It’s no secret my left ankle and right knee have been a source or concern for the past two weeks. The swelling in my knee is now under control thanks to the compression bandage I found in my backpack. Wearing my boots however continues to be an issue. For the time being the conditions are favorable, weather-wise, so I will wear my running shoes. These are less than desirable, but a better solution than resorting to the boots.
My plan from the outset was to take a day off in Burgos. As the Medieval Festival is on just now rooms are at an absolute premium. I found a hotel room online for 50 Euros with a bathtub, and sheets, and unlimited hot water, and towels, and real pillows, and…….let’s call it what it is…..LUXURY!
I am able to check in at noon, so I decide to head over to the Catherdral. Funny how your memory exaggerates and distorts the truth some times. I suppose this is a willingness of my mind to expand on grandeur, somewhat romantic in a sense. Such is the case with the Cathedral in Burgos, and my idea of how large it is. It’s big……but it’s not enormous. I remember the slopes of Mont Everest behind my house on King St. in Hamilton…..yeah….back to the exaggeration thing again. (ask Nancy how big that hill was….)
This Cathedral is a large structure, and has been built, and rebuilt for about a thousand years. The main spire collapsed once, and numerous Bishops, and people of enormous wealth have bought their way into the history of this structure.
Not the least is El CID. Here’s the one person not having had to “buy” his way in. And what a location he and his wife have. Dead center of the Cathedral, under the main dome….while all the rest of the religious dignitaries are in small chapels around the perimeter of the main hall.
Sorry….who’s is El CID? Rodrigo Diaz was born in Burgos to a Nobel family in and around 1050AD and through a series of events became the single most effective military leader against the Moors invading Spain from North Africa. El CID was so feared by the opposing forces the sight of him on his white horse would cause defections in the Moor camps.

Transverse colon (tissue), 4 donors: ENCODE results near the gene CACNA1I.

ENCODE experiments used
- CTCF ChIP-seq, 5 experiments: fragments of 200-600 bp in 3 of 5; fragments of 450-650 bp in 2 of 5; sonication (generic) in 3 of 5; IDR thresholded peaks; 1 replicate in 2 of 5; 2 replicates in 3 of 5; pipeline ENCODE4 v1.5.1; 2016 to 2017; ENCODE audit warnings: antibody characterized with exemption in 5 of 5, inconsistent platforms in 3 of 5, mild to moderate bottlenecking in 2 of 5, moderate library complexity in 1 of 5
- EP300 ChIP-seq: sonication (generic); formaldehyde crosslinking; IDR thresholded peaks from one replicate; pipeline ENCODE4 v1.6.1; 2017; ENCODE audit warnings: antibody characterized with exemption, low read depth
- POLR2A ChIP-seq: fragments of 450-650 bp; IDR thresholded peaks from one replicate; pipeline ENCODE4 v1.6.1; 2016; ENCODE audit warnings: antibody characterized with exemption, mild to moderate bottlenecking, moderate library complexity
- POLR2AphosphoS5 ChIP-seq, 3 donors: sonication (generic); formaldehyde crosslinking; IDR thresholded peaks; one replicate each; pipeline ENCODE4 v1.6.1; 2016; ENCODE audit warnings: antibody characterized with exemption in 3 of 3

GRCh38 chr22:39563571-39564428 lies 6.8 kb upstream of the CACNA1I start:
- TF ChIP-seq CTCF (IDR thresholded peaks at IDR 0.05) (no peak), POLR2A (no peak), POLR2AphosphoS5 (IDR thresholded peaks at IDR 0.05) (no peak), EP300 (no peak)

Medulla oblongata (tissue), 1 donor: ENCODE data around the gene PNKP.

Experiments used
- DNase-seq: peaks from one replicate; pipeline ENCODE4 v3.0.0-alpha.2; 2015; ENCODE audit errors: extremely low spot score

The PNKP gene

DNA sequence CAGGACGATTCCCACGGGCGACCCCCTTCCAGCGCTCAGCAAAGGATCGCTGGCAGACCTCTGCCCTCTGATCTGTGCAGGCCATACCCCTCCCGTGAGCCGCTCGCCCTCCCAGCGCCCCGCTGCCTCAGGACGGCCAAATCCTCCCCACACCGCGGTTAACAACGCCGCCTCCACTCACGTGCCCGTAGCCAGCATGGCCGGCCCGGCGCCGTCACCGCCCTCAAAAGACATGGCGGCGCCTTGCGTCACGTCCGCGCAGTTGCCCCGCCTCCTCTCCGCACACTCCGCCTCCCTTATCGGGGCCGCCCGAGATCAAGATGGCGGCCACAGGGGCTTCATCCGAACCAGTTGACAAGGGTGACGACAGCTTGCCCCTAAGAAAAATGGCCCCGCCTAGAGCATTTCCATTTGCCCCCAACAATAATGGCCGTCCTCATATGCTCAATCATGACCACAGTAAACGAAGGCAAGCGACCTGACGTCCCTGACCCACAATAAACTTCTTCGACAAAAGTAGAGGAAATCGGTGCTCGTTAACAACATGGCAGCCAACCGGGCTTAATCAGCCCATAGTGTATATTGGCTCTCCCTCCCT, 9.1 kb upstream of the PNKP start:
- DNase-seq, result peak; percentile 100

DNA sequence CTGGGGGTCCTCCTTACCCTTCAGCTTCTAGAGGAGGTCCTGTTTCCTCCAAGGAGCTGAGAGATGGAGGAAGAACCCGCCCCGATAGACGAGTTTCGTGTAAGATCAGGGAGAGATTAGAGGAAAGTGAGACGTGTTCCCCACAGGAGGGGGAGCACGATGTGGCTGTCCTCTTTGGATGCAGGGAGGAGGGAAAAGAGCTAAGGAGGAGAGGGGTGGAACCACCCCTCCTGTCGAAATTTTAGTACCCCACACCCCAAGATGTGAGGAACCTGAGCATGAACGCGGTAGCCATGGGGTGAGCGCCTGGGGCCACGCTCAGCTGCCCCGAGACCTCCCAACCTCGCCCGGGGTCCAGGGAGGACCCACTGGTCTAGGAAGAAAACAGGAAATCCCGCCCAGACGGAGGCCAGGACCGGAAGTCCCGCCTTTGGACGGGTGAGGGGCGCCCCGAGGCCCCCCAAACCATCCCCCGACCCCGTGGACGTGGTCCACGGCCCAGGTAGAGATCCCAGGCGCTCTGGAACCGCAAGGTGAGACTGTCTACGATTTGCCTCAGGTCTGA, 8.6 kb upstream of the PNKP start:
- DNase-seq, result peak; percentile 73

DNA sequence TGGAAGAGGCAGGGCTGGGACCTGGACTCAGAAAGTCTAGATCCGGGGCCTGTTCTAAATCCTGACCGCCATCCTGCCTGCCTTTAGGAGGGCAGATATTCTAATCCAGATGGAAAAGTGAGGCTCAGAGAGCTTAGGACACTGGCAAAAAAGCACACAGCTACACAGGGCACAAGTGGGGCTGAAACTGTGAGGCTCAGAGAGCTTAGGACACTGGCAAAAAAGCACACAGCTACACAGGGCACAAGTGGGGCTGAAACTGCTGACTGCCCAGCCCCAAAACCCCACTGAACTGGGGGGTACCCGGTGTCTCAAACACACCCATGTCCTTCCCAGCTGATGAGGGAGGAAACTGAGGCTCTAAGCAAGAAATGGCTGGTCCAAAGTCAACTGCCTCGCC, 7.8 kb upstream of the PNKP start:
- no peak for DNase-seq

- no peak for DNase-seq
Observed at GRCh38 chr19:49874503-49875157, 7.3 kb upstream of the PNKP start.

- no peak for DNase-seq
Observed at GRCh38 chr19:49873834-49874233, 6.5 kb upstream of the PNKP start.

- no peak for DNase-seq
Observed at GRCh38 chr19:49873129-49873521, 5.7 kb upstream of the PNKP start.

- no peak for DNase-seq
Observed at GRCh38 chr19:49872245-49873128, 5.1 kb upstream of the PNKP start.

Eventually El CID died, and the Moors received this news. Figuring this was their big chance, mounted a major offensive. El CID’s army fixed up a truss on the saddle of his horse, tied his body to the truss, and marched him into battle. The Moors figured they had it all wrong fell into disarray, and in the ensuing confusion lost the battle.
The casket used originally for El CID is on display in a back hallway of the Cathedral….really worth seeing as well. Just as a note, he died in 1099.
Finally, at the end of the route through the many halls and corridors, a monument to EL CID. Of course he is shown slaying the Moors.
Interesting note….El CID was also known simply as The Moor Slayer.
One of the other quirky elements inside the Cathedral is the “Fly Catcher” time piece. High in one of the domes a pair of sculptures rng bells announcing the hour and quarter hours. The main character rings the bell while his mouth opens and closes… apparently catching flies. I have decided the Spanish have a bit of an odd sense of humour.
Walking around the streets of Burgos Inhave come across to beautiful examples of Art Nouveau. One the front of a restaurant, and the other, more impressive to me, a door to a home. Both are carved wood, and in perfect condition.
Now back to my room, hopping into the tub and getting off my feet.